Various bonds rating from single C to AAA

A former hedge fund manager was convicted on securities fraud charges in connection with a scheme to secretly take control of a company’s bonds in order to rig an investor vote — generating a huge payday for the scheme’s participants when the company sold off certain assets.

Daniel Small was found guilty today in a Brooklyn court by a federal jury of securities fraud and conspiracy for his role in defrauding Black Elk Energy bondholders. Small is a former portfolio manager with New York-based hedge fund firm Platinum Partners LP.

According to U.S. authorities, Small, along with two others at the firm, orchestrated a scheme to defraud investors by secretly taking control of a majority of Black Elk bonds — $98 million worth of its $150 million outstanding bonds — in order to rig an investor vote, which gave priority to the company’s preferred equity investors over the bond investors when it sold off certain oil fields. All figures are in U.S. currency.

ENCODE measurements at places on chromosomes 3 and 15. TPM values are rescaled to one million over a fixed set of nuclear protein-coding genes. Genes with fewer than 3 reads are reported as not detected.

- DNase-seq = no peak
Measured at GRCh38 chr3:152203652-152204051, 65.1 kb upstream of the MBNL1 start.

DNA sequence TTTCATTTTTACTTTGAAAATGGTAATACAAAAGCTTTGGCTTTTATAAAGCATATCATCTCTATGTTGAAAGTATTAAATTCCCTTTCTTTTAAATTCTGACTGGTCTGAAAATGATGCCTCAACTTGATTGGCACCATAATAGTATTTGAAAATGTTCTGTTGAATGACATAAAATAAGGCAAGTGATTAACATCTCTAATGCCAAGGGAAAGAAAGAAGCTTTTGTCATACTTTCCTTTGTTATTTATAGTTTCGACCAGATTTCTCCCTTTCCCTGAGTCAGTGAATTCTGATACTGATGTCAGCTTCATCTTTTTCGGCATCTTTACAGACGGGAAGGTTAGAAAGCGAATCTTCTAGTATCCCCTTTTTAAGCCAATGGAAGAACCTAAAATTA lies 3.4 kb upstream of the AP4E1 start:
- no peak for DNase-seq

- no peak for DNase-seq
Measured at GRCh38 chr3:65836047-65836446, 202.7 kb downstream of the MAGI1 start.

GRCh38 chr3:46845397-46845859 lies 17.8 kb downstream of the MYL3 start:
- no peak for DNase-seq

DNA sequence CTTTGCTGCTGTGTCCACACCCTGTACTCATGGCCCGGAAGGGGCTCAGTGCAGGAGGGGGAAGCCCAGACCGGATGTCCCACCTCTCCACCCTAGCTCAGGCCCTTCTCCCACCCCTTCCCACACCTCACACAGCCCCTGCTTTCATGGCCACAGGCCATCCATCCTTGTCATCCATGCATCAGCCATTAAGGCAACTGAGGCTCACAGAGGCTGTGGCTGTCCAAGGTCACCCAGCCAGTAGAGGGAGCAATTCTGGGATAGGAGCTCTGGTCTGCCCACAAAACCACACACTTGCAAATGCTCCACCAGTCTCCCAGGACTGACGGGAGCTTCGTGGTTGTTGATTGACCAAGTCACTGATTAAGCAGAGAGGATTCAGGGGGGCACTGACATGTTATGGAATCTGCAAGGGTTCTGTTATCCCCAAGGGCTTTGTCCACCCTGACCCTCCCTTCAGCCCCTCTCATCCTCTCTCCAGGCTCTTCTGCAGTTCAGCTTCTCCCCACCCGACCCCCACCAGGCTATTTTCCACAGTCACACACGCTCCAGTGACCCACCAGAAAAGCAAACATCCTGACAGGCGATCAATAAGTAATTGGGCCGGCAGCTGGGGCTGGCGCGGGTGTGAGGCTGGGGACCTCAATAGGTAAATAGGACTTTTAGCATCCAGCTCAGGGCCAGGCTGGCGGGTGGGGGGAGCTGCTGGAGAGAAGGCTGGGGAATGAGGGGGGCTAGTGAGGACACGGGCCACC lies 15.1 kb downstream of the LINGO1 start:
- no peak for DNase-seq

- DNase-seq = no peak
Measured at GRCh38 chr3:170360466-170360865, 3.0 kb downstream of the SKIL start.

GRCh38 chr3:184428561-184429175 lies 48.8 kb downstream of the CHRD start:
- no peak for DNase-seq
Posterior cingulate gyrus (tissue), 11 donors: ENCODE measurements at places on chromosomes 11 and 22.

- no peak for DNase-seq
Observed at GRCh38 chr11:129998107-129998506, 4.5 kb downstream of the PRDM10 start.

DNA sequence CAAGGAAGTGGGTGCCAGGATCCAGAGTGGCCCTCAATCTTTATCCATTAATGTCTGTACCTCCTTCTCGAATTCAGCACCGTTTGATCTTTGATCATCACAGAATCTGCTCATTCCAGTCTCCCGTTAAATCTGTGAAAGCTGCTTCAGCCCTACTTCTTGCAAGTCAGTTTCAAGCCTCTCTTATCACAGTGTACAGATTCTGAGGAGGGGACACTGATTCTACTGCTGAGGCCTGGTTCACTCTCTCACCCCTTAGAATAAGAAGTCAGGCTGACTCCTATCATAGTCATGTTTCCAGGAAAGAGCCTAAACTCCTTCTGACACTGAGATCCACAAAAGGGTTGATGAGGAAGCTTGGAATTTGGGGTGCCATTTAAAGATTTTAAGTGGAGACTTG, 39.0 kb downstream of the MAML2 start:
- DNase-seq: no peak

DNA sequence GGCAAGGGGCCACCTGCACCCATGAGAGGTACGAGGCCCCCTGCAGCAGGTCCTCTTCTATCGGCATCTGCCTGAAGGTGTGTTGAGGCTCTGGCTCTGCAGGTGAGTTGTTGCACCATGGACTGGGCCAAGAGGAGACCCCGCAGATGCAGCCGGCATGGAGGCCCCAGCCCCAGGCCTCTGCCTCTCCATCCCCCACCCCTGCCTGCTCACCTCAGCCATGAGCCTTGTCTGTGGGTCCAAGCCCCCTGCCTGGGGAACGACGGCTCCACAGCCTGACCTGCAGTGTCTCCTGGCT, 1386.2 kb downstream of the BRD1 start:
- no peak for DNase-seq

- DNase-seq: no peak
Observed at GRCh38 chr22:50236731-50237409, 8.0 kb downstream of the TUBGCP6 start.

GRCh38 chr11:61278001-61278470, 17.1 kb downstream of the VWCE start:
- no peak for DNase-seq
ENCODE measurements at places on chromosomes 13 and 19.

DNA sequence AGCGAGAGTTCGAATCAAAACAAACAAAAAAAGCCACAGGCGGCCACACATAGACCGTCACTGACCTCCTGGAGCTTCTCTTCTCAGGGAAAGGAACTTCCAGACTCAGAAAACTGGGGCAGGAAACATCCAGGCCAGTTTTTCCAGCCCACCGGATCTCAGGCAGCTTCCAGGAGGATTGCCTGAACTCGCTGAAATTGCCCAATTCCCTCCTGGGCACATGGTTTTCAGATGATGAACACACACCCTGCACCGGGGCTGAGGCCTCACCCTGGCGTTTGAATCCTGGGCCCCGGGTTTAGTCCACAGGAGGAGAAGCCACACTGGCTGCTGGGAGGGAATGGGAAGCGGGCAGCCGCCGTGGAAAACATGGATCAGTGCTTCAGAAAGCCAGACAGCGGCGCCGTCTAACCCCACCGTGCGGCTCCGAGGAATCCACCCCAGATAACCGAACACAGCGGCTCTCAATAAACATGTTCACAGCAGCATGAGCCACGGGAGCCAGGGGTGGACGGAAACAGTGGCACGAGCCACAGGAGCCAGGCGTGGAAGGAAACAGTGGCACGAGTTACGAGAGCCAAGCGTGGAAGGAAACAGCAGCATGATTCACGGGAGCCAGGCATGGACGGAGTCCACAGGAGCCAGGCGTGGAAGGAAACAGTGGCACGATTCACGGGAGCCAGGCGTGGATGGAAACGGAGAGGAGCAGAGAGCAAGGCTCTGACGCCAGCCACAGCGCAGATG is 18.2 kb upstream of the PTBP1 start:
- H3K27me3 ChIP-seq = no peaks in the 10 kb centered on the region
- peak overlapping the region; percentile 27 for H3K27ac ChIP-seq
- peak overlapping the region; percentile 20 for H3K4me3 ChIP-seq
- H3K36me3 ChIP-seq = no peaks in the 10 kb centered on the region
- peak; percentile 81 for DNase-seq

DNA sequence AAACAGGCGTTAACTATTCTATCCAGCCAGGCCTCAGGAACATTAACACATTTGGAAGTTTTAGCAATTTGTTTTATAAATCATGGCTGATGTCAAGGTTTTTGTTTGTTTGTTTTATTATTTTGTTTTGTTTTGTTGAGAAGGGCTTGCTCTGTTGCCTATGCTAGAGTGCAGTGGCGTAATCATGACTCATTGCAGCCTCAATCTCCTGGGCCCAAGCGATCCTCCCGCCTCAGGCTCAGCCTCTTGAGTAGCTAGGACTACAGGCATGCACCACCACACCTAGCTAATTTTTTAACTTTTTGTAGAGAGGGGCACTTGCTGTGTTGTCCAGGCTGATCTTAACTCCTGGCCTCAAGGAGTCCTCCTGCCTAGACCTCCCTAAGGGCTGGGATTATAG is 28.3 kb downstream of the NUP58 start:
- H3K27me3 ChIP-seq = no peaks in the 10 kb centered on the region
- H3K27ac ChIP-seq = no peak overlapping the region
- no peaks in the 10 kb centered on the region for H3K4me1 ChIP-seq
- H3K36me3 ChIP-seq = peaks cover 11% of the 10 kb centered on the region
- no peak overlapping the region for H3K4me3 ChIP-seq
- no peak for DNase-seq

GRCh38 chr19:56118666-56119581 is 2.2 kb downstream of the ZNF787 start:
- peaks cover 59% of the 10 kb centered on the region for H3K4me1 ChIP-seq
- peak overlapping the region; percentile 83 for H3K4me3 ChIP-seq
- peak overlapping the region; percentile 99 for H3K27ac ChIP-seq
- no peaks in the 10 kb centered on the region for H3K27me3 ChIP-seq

The hedge fund and certain Platinum insiders owned the company’s preferred equity — and, thanks to the rigged vote, they collected millions of dollars when Black Elk Energy sold off assets.

The company’s independent bondholders overwhelming voted against the change, but they were outnumbered by the hedge fund insiders that had secretly taken majority control of the company’s bonds.

One of those investors “testified that bondholders would never knowingly give up being ‘as senior as possible in the capital structure’ for ‘nothing’ in return,” the U.S. Department of Justice (DoJ) reported — noting that the investor characterized that as an “irrational choice.”

“This scheme was artfully concealed through what appeared to be a series of legitimate events. Nonetheless, it was an outright multi-million dollar theft from innocent victims,” said Daniel Brubaker, inspector in charge with the U.S. Postal Inspection Service (USPIS), in a release.

Two of Small’s co-conspirators in the scheme — Mark Nordlicht, the founder and chief investment officer of Platinum, and David Levy, the firm’s co-CIO — have already been convicted for their parts in the scheme. Levy and Nordlicht are awaiting sentencing.